Of course I had to find someone suitably rated to give me conversion-to-type training and sign-off in order to,legally fly the aircraft and I found an instructor-rated pilot who flew for Safair, Peter Nicholas, to train me on the aircraft. Off we went from BaraG for about a one hour session until he was satisifed that I knew the aircraft well enough not to crash and burn. He signed off my logbook and the necessary Department of Civil Aviation form, departing then with the words "Don't try turning this aircraft steeply near the ground, it will kill you!"

Wow! - what a confidence builder there! That's all I need I thought, I have bought a death-dealing machine here!

Of course this was not the case at all. The Grumman AA1 had and to this day has a reputation as a machine with a high stall speed, sharp stall characteristics and generally "squirrelly" handling. This is mostly nonsense as I discovered in time, but so affected was my thinking about my airplane that for rather a long time I became anxious about the possibility, as warned by an experienced instuctor (who surely must know these things!) that I could at any moment be caught out by some untoward behaviour of the aircraft!

Whilst is is true that the Grumman has a stall speed which is rather higher than many General Aviation aircraft and does exhibit a sharp break at the stall, I wondered then how mere mortals handle aircraft such as jet fighters etc. with stall speeds of 130 or 150 kts such as the F104 Starfighter?

For more on the Grumman - click HERE

So for the next two years or so, I flew rather cautiously with niggling anxiety my companion in the cockpit. This was not the way I wanted to fly - not at all! But salvation was, unknown to me, at hand, as a bi-annual licence-renewal flight test was looming

Grumman American AA1A

This flight test changed everything for me. I met with the instructor, the late Jeff Birch, ex-SAAF, SAA pilot and then member of the Winfield Aerobatic Display team of Pitts Specials formed by Scully Levin, at Grand Central Airport and after briefing we took off on Runway 35. I climbed out at the recommended speed and shortly after Jeff asked me to demonstrate Rate 1 turns, then Rate 2 turns, finally an incipient stall.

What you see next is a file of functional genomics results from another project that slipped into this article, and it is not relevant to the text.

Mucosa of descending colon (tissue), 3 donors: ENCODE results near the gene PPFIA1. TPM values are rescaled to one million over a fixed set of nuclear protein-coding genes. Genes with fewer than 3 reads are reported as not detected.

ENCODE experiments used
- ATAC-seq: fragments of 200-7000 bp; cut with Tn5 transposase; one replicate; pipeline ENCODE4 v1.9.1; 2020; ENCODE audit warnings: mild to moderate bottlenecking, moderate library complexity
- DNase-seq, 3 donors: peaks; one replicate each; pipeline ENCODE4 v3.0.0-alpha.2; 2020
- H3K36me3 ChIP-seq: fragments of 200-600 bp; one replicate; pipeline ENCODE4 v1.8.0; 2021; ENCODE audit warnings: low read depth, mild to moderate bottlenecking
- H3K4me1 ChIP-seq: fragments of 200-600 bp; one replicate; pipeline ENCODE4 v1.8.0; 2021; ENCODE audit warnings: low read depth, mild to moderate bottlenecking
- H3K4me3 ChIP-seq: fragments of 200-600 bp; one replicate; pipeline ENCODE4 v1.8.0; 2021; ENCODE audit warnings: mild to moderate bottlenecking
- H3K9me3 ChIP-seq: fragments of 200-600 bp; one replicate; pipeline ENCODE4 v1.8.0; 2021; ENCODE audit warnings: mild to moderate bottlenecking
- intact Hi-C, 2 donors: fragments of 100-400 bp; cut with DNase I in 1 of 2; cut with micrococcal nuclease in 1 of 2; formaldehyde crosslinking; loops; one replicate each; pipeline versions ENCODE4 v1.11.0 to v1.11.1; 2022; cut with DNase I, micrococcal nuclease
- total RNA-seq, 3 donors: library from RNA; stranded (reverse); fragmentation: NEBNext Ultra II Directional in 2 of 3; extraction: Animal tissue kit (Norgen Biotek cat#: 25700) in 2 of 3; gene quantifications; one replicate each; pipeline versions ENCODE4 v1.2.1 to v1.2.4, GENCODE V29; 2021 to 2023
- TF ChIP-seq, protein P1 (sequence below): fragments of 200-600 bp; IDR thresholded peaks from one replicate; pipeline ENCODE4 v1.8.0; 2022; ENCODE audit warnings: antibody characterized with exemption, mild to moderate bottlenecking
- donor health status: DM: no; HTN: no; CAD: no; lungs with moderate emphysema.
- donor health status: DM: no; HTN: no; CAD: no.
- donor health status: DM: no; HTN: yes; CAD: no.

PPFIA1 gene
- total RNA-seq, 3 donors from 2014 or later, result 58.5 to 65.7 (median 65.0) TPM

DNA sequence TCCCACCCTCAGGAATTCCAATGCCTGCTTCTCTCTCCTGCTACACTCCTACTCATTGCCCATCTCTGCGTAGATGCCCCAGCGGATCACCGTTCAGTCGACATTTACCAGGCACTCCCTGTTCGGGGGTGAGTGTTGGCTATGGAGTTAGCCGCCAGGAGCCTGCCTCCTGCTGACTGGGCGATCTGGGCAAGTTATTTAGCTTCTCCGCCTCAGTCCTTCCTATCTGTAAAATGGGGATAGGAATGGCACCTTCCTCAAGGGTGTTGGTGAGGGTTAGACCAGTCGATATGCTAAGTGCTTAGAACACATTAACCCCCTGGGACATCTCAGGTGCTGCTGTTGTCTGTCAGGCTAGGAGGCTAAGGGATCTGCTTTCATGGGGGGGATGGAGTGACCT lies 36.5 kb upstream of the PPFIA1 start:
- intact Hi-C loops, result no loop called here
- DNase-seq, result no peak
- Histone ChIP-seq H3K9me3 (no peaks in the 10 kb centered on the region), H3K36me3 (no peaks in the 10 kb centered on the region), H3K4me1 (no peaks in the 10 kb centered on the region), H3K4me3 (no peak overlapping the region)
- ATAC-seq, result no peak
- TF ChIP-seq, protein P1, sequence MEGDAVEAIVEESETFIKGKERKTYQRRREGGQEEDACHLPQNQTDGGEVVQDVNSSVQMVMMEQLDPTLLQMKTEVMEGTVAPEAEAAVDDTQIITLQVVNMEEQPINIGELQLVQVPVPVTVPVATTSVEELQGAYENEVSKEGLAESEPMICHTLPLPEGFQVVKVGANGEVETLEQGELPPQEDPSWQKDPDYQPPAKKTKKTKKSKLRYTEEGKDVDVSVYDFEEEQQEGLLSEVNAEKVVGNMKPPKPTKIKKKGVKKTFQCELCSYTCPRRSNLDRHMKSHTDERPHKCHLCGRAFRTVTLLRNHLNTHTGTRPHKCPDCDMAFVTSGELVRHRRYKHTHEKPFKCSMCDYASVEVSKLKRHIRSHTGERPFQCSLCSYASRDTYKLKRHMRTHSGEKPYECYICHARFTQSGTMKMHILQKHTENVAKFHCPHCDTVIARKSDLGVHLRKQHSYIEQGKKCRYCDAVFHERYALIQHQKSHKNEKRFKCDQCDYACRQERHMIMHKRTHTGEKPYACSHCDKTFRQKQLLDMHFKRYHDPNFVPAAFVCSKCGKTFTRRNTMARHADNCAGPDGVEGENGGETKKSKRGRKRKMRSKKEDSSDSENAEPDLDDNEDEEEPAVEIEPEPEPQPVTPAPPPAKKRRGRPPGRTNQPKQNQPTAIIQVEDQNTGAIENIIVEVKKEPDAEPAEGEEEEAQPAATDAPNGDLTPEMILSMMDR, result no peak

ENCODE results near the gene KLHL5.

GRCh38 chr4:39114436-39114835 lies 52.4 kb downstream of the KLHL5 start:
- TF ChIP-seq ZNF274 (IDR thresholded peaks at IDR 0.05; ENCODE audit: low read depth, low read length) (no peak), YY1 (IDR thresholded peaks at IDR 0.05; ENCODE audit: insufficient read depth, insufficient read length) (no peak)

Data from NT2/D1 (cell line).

He then proceeded to deliver a lesson in aircraft handling - no longer was this a "test" of my abilities - the like of which I had not experienced before and one not restricted by the formal training curriculum laid down for standard flight training of PPLs!


He had clearly picked up my tentative and unnecessarily cautious manner of handling my own aircraft and determined that this would be corrected! His words were "Let me take it and I will show you what this litle bugger can do!"

We spent the next hour doing stuff with that aircraft, not in any handbook and doing many things which were warned against in fact - such as using aileron whilst descending fully stalled, departure stalls with full power, straight stalls with full power, low-speed handling and maneouvring in level flight just above the stall but fully in control at all times, accelerated stalling at speeds of around 120 mph in a screaming level or climbimg turn - and of course he showed me the ease and speed of recovery that this aircraft could offer from all such regimes of flight!

This was truly a revelation to me, with perhaps 100 hours total time in my logbook. Without that lesson I think, in fact I know, that I would have given up flying as I had just months before, advertised the aircraft for sale. No buyers came along who were prepared to offer full price of R 9500 and I therefore did not sell. After Jeff's training I went out by myself and rejoiced in practicing all that he had shown me, gaining immense confidence in my new skills and losing all previous anxieties. Finally flying became a hugely enjoyable activity and from that time I never suffered a moment's doubt about ny own abilities or the ability of the aircraft to allow me the kind of flying experience I wanted.

Like a fledgling who had grown up and was ready to leave the nest, I was now ready to spread my wings and for my real flying to finally begin!"

...Next - The Beginning of Learning >>>